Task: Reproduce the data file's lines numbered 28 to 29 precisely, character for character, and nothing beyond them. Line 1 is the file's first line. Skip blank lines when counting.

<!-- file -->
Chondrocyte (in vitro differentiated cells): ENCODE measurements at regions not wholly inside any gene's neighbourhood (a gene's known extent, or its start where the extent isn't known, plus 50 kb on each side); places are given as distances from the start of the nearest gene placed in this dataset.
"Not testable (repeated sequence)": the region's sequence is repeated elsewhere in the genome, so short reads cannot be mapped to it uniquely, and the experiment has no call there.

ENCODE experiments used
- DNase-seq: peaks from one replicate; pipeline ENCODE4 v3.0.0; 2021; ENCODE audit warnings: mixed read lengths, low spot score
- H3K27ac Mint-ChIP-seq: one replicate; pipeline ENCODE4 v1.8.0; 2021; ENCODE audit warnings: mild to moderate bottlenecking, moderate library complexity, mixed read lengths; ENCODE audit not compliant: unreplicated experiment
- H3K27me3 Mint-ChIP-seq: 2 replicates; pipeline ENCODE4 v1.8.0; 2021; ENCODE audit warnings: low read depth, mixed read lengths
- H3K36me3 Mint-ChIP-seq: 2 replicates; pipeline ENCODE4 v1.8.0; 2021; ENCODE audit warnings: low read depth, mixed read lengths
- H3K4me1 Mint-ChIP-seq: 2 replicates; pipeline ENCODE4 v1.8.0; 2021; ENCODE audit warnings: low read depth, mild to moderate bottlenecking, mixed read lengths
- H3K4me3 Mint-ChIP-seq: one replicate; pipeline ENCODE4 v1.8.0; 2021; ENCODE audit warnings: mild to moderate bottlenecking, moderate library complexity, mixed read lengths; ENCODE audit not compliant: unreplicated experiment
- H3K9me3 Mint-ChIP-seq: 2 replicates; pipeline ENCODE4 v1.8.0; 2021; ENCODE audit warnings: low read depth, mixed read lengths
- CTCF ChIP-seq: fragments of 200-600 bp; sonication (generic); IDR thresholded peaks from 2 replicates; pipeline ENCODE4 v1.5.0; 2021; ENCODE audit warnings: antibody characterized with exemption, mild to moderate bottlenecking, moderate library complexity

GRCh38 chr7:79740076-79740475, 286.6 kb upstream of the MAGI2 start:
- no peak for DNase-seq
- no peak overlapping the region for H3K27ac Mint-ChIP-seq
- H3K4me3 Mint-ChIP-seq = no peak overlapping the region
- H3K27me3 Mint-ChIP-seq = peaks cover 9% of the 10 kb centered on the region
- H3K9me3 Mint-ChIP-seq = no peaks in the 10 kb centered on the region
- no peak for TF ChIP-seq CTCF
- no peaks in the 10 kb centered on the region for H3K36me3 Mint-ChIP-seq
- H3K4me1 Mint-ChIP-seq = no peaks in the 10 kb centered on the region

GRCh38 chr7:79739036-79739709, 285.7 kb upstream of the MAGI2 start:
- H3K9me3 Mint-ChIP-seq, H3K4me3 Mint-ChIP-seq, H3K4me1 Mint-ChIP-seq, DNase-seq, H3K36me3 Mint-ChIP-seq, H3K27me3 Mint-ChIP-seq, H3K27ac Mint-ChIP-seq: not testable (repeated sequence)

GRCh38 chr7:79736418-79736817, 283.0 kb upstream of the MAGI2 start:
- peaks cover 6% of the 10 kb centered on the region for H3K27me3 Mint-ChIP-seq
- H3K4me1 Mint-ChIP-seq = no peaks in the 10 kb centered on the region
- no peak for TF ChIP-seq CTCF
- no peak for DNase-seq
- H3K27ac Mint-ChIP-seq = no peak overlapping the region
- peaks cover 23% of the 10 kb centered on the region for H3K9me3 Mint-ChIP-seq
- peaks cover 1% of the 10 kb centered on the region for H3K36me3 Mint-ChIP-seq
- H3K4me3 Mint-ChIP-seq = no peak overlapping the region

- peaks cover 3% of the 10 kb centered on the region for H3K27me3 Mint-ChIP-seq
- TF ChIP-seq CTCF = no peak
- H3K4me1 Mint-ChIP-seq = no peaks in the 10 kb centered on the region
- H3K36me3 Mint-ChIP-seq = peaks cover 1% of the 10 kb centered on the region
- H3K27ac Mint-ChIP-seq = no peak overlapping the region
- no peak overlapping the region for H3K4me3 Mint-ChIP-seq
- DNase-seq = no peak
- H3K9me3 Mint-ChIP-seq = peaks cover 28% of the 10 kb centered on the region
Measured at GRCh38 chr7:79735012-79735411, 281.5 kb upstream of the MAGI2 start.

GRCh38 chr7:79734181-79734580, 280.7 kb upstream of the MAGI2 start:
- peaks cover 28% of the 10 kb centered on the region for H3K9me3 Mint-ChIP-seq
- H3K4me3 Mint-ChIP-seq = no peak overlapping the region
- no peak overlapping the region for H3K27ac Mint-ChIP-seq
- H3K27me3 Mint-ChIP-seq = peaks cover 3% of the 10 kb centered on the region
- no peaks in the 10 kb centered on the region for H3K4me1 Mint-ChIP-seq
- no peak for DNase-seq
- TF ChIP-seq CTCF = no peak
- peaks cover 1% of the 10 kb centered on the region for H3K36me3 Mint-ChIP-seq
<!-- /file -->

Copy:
- H3K27ac Mint-ChIP-seq = no peak overlapping the region
- peaks cover 23% of the 10 kb centered on the region for H3K9me3 Mint-ChIP-seq